Looking for a web design feature that delivers massive impact with a hyper-cool appeal? Consider the full-screen video background.
The full-screen video background is a really neat trick (when it’s done well). But how do you know if it’s the right feature for your site? Let’s break down some of the reasons they’re great, and some of the reasons they can be not-so-great.
Why you should do a full-screen video background
Web design is a visual art and if you’re going for visual impact, there’s nothing like a full-screen video background. It’s captivating from one edge of the frame to the other, and nothing else out there has that kind of impact. You want your design to stand out, after all. When they’re done well, they’re absolutely stunning.
It’s also much easier to set one up these days, thanks to HTML5. Whether you code it or use a plugin, it’s a much more accessible design feature now than it used to be.
Videos work great on sites that would otherwise employ a pretty minimalistic, slimmed-down design. If you have a project that might lend itself to a design with a reduced number of visual elements on the homepage, you may be dealing with a great contender for a video background.
So what are some ideal applications for video backgrounds? In a quick survey of video background sites, I saw quite a few set up for artists and musicians, studios and agencies, and even a few (perhaps less successfully designed) storefronts. Video backgrounds work great for single-purpose site pages — things like login or registration pages, landing pages, or splash pages. They make a great “doorway” of sorts to the “real content” of the site. Video backgrounds convey a sense of mystery, artistry, and individualism, among other things. There’s a lot you can play with if you’ve got the right project.
Why you shouldn’t do a full-screen video background
While I happen to like a nicely done full-screen video background, there are definitely times when it doesn’t make sense. In fact, for many websites, it doesn’t make sense.
Probably the biggest drawback, logistics-wise, to a video background is the fact that they look great on desktop but don’t transition to mobile well. And as we all know, mobile is critical for web design these days. One specific sticking point is that there’s not an easy way to make sure the video will do what it’s supposed to do when the site is squished down to a tiny screen. You’ll need to include some extra coding to make sure the video stays centered when it’s bigger than the container it’s in (which is going to happen on a mobile screen). If you’re committed to the video background, a potential workaround for mobile is to have a stand-in gif or image.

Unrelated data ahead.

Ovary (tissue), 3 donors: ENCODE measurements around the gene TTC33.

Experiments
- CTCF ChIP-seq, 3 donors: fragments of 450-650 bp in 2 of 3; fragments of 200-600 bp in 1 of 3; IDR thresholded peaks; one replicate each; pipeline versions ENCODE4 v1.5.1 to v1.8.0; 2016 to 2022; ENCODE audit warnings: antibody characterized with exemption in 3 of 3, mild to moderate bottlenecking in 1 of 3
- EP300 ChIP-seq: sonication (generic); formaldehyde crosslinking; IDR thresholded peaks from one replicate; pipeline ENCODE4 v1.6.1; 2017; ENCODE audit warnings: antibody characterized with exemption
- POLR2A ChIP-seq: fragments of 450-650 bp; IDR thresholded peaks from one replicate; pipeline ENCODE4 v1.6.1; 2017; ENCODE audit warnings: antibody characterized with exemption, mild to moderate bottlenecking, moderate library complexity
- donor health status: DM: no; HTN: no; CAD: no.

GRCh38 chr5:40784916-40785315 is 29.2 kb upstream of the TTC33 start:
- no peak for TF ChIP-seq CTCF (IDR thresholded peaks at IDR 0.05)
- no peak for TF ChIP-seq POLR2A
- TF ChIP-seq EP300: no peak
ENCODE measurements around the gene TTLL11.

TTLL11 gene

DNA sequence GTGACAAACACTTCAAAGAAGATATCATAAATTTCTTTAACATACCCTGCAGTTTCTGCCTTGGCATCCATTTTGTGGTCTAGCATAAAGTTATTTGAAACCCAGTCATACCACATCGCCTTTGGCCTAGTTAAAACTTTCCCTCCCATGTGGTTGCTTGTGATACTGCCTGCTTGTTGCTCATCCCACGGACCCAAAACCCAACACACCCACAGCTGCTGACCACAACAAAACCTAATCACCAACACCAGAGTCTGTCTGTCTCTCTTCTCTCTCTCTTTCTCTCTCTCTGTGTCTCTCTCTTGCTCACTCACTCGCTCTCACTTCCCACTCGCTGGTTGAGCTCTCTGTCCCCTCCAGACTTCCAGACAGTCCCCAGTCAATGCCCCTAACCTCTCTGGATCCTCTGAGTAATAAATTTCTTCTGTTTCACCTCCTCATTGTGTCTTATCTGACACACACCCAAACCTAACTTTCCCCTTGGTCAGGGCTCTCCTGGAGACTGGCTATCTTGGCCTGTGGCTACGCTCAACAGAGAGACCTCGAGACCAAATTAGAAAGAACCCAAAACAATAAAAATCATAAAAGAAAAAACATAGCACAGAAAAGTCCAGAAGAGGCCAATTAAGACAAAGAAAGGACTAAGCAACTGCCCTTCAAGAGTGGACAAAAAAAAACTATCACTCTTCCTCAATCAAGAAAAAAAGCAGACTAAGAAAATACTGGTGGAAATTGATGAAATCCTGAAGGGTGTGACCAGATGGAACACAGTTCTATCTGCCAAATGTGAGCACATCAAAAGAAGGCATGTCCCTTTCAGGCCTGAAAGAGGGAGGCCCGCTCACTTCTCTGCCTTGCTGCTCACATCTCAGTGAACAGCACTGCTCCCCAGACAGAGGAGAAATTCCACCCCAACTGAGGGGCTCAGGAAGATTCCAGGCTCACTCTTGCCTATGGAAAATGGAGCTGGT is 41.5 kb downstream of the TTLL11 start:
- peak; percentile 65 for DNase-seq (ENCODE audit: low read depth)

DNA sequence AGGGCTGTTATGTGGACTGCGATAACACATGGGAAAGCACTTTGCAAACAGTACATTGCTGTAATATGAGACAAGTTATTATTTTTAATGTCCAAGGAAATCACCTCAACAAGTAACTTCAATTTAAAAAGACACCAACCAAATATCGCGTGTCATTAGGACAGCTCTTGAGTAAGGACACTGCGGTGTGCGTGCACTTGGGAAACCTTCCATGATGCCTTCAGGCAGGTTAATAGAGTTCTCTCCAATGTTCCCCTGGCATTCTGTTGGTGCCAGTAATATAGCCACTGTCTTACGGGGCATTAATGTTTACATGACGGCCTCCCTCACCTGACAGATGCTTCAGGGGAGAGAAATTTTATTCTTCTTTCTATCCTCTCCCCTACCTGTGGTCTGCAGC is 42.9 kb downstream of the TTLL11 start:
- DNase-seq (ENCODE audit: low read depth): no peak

Logistics aside, there are times (many times) when video just isn’t right for the site you’re working on.
This is particularly true when you consider the purpose of the site. It’s easy to get distracted by the shiny new prospect of a design project, but you must never lose sight of the purpose of the site. “Good design makes it easy for site visitors to do whatever they’re coming to the site to do. ” There are some sites – many sites, really – that shouldn’t have a minimalistic homepage, and there’s no real way to make a video background work without minimalist design overtop it. If stripping down the homepage elements makes it difficult for site visitors to do what they’re there to do, you need to avoid the video background for this one.
If you’re on the fence, consider the site’s primary audience. Are they impressed by slick design, or will it be more likely to confuse or annoy them?
Final thoughts on video backgrounds
While these have been around for a couple of years now, they certainly aren’t passe. They can be an incredibly powerful design element for the right project, and these days, implementing them is easier than ever. But a full-screen video background is definitely not right for every project, so consider the purpose of the site you’re designing when you want to include a video background. If video will inhibit or detract from the site’s overall purpose, it’s best to find an alternative. But if there’s room to make it work with a stripped-down design in the foreground, you’ve got room to create something with tremendous impact.